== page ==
You will need a few supplies to help clean your grinder. These are common household items that you may already have and if you do not then they are easy to find in most drug stores.

  • Toothpick
  • Small, soft-bristled brush
  • Freezer
  • Plate or bowl
  • Isopropyl alcohol
  • Toothbrush or some other type of stiff brush
  • Ziploc bag or plastic storage container
  • Towel

Soak your grinder in isopropyl alcohol

Soak your grinder in isopropyl alcohol

Begin by taking apart and separating each chamber of your grinder. At this point, you should attempt to salvage any leftover weed material by dumping out and saving as much of the loose leftovers as you can.

Place the grinder into a Ziploc bag or plastic container, such as Tupper-ware. Fill the container with enough isopropyl alcohol to fully submerge all parts of the grinder. Let the grinder soak for 20-30 minutes and agitate the container every once in a while to help break apart plant residue.

Pour out the alcohol and use a stiff-bristled brush to scrub your grinder. Do not forget to wash each chamber, scrape the grinding teeth, and the lids.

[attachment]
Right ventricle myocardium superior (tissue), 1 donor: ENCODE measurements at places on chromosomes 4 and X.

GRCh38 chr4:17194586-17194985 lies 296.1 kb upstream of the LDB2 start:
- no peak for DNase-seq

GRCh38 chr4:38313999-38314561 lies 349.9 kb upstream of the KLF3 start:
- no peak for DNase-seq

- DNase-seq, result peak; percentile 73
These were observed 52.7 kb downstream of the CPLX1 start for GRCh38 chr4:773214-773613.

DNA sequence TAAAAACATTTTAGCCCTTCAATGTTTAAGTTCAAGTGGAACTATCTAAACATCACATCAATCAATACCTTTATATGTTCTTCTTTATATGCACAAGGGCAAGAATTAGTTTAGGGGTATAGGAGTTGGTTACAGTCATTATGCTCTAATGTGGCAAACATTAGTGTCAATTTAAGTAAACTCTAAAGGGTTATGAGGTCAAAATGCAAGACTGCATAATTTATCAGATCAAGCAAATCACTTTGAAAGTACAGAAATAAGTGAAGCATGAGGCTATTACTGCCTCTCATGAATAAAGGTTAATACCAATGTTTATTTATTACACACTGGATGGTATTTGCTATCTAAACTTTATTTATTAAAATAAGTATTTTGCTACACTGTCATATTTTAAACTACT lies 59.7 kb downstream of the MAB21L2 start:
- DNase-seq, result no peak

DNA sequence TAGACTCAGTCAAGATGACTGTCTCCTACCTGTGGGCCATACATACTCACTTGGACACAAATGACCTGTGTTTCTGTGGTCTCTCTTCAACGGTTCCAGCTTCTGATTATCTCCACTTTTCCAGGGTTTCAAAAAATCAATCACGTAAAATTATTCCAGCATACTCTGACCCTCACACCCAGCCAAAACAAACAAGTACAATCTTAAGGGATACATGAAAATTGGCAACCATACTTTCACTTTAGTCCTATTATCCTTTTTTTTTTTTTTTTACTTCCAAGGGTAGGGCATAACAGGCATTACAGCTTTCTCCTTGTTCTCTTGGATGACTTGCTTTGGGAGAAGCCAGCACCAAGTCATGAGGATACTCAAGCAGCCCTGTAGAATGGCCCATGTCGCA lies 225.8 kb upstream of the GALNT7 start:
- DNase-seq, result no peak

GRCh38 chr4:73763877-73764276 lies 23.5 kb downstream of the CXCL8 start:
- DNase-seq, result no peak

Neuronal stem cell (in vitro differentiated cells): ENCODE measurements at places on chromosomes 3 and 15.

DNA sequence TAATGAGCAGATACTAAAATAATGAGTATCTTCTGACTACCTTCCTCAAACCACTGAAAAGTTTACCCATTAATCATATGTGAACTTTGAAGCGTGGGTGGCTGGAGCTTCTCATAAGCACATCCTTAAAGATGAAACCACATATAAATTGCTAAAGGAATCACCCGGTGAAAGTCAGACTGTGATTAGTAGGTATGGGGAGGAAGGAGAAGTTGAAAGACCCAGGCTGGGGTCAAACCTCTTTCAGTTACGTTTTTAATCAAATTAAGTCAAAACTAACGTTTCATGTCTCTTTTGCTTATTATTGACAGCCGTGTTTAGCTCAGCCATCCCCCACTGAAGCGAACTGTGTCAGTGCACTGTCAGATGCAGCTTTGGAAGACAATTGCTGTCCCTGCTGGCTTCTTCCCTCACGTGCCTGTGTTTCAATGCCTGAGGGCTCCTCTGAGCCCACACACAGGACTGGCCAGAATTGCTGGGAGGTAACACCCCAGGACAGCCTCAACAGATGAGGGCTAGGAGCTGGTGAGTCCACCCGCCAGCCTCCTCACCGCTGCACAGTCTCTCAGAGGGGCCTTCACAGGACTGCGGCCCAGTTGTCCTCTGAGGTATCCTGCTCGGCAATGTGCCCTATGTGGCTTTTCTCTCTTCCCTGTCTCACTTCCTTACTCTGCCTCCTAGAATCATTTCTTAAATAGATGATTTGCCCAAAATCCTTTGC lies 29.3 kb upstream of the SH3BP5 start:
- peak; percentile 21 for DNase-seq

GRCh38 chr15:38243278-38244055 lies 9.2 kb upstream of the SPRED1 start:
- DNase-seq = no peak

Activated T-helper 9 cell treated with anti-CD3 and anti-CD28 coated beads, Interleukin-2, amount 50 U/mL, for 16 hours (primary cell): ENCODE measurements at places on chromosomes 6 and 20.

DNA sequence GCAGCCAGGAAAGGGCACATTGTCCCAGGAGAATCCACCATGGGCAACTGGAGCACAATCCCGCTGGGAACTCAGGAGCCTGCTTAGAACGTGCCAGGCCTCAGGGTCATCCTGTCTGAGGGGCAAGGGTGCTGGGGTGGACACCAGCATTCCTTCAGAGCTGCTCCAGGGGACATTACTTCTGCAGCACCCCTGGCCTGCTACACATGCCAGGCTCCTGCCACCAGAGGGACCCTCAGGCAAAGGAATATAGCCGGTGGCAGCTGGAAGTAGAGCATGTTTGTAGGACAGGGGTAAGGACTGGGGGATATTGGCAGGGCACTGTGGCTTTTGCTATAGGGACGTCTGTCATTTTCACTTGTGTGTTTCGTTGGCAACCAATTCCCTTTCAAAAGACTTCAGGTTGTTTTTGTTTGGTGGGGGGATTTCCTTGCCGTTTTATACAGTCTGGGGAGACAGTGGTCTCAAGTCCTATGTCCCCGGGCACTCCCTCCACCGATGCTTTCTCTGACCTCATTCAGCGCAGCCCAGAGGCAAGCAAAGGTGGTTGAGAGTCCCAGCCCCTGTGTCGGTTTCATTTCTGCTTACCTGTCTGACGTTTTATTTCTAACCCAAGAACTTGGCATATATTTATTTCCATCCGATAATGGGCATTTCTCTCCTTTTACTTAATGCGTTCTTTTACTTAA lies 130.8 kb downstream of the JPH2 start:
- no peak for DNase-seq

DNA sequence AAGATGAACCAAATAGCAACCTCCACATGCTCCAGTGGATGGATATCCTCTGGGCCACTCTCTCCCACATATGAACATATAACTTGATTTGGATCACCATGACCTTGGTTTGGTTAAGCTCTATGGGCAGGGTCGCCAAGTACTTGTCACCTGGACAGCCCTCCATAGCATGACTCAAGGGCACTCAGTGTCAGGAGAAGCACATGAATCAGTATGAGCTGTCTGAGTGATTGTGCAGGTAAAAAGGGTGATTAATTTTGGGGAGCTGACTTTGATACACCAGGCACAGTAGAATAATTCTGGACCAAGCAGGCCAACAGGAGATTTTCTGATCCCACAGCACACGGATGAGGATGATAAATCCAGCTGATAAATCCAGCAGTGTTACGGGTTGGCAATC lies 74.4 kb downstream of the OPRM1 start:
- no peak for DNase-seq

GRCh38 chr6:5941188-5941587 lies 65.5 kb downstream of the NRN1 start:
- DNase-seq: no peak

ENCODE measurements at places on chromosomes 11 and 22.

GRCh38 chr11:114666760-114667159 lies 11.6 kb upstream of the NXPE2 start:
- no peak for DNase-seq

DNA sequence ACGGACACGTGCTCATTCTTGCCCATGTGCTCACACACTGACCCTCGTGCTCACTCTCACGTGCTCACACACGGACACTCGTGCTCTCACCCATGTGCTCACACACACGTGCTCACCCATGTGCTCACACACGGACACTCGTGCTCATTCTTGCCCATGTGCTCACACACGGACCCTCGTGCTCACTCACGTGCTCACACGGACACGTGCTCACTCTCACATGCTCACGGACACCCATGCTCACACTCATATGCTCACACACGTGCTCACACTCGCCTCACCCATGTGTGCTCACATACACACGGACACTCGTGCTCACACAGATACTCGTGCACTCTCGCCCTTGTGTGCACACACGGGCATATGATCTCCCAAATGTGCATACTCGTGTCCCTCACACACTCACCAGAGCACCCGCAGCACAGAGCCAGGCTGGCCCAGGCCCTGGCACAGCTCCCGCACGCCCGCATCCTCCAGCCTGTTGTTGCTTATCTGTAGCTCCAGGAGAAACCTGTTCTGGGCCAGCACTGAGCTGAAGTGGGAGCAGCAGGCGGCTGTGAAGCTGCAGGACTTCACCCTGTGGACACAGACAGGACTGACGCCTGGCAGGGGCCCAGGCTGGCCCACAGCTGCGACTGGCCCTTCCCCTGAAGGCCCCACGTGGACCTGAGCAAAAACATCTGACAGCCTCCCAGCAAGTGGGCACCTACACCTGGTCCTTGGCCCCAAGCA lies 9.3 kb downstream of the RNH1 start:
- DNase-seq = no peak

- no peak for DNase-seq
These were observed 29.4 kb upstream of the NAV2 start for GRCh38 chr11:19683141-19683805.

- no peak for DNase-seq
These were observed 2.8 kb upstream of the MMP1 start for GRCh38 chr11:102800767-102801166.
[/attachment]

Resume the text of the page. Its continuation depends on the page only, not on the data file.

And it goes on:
Use hot tap water to rinse your grinder thoroughly. Be sure to wash away all alcohol and any remaining plant material. Dry off your grinder with a clean towel. Once the grinder is completely dry, you are ready to start grinding again.

Freeze your grinder

If your grinder is so clogged up with plant residue that it is hard to get a smooth back-and-forth grinding or slicing motion, then simply soaking your grinder in isopropyl alcohol will not be enough.

Start by disassembling the grinder and removing each chamber from the others. As you do this, be careful that you do not spill any of the plant matter that is leftover inside the chambers.